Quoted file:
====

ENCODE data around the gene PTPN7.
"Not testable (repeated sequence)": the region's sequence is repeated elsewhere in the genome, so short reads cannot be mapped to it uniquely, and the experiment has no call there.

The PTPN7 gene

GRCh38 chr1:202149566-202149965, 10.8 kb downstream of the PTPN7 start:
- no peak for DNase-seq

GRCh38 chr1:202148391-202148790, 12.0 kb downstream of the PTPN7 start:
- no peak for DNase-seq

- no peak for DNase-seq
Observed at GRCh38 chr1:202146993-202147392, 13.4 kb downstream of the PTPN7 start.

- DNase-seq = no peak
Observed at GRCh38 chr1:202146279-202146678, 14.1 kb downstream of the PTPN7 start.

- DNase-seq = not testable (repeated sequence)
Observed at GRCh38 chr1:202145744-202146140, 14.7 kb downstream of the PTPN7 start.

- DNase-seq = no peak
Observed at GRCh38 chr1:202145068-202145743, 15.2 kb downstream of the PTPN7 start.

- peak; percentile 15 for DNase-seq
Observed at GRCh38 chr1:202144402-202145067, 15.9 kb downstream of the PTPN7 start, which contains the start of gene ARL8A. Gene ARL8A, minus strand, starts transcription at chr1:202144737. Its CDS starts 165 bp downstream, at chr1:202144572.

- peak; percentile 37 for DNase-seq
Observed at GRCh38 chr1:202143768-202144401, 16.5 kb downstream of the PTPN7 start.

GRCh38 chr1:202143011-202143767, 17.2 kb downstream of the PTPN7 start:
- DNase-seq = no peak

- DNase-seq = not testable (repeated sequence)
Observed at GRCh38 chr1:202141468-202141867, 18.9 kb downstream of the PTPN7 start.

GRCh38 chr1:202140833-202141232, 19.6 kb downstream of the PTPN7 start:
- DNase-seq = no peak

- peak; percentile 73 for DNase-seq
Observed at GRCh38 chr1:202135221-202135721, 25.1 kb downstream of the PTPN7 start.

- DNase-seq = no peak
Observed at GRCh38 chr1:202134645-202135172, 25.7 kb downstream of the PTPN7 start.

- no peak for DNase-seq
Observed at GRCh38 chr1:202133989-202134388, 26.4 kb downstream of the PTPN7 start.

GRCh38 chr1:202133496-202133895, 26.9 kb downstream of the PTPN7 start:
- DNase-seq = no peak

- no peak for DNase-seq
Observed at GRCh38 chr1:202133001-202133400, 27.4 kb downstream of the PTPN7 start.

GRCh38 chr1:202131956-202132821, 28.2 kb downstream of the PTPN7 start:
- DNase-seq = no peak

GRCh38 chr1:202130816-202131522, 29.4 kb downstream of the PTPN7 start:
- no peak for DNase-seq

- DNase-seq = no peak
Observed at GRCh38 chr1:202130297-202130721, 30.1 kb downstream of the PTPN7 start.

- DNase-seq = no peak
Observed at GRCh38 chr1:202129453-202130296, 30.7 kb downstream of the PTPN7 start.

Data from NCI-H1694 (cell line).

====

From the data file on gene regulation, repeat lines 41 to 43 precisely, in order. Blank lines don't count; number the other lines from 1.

Observed at GRCh38 chr1:202130297-202130721, 30.1 kb downstream of the PTPN7 start.

- DNase-seq = no peak
Observed at GRCh38 chr1:202129453-202130296, 30.7 kb downstream of the PTPN7 start.